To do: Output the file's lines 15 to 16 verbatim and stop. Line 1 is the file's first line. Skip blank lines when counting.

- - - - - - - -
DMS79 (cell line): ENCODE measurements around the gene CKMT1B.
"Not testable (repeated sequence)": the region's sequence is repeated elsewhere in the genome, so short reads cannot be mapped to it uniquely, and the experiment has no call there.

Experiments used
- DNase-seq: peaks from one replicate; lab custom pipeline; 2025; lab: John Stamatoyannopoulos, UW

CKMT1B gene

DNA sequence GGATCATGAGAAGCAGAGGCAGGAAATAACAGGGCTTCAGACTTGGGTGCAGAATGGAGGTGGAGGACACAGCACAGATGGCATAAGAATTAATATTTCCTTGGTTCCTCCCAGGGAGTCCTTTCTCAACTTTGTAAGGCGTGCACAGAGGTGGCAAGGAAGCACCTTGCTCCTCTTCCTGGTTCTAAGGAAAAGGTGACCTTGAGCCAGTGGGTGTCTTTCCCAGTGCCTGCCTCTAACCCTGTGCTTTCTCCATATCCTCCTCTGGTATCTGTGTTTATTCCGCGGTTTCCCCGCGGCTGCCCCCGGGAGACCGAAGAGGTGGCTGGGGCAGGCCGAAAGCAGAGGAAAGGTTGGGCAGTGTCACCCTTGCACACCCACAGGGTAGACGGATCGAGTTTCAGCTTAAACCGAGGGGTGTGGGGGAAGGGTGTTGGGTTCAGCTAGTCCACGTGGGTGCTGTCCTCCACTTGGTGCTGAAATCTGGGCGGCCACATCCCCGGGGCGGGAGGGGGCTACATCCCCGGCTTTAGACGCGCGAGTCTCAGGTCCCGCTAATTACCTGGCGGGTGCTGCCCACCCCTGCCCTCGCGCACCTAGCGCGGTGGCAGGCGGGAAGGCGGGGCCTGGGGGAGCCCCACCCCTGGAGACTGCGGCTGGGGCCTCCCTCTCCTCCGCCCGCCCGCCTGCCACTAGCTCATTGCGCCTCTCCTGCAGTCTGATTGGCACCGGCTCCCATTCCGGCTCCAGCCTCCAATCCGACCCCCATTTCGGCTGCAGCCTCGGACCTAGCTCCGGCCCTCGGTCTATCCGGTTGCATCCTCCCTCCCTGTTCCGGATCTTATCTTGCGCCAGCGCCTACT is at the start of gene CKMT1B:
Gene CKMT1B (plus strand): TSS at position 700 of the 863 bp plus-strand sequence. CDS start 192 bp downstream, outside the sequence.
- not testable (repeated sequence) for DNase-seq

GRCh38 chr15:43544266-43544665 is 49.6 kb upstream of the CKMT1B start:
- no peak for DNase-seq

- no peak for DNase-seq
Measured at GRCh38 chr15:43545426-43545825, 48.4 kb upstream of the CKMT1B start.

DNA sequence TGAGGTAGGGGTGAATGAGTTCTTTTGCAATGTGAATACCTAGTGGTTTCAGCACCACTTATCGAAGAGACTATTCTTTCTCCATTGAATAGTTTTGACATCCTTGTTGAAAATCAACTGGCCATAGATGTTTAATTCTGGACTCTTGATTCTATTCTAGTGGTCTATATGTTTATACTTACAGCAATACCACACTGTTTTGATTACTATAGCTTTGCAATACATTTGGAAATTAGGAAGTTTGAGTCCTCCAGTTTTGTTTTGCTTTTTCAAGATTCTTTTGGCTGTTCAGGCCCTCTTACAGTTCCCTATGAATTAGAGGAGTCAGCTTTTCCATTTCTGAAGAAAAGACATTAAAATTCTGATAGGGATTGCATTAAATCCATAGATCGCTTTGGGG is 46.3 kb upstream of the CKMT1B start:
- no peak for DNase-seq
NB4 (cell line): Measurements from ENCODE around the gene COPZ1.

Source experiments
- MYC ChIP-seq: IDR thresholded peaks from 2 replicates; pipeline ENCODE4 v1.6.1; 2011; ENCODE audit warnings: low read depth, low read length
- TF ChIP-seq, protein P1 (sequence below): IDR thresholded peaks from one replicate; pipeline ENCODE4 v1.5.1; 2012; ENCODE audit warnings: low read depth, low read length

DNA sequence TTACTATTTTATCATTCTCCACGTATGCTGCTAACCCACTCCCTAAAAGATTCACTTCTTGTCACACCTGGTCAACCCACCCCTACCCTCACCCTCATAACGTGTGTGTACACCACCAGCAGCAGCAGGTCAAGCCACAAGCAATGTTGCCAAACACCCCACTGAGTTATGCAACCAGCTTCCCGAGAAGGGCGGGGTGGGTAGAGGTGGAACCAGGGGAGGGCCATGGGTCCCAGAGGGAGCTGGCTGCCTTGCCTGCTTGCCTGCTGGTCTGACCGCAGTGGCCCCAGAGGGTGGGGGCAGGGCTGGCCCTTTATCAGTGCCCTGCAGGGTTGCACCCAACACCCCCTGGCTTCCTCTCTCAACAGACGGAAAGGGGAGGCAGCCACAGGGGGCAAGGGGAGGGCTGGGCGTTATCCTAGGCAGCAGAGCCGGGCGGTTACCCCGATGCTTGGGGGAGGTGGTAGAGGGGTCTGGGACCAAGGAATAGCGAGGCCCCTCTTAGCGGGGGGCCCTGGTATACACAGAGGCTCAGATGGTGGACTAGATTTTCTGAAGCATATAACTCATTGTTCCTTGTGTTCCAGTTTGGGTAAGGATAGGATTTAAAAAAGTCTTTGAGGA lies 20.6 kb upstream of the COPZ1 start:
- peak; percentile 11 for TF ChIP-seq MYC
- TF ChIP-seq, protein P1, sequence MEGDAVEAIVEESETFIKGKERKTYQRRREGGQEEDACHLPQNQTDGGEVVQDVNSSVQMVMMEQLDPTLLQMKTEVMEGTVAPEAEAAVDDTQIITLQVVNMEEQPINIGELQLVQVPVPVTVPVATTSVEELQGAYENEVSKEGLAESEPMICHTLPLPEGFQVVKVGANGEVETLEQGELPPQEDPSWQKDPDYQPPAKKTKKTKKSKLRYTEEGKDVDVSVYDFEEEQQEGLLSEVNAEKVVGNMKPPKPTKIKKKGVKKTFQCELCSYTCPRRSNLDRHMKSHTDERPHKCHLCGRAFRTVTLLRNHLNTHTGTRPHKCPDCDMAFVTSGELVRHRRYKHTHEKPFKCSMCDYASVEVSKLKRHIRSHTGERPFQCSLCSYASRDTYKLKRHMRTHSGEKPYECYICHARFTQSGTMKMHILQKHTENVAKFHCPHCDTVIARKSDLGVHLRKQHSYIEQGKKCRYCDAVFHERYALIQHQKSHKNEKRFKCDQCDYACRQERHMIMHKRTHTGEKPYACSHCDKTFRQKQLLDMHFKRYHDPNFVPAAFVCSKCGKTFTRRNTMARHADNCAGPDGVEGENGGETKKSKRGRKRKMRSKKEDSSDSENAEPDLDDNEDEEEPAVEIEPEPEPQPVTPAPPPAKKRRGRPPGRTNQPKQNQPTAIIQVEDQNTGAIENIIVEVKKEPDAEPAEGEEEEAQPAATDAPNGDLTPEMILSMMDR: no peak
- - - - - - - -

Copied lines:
NB4 (cell line): Measurements from ENCODE around the gene COPZ1.

Source experiments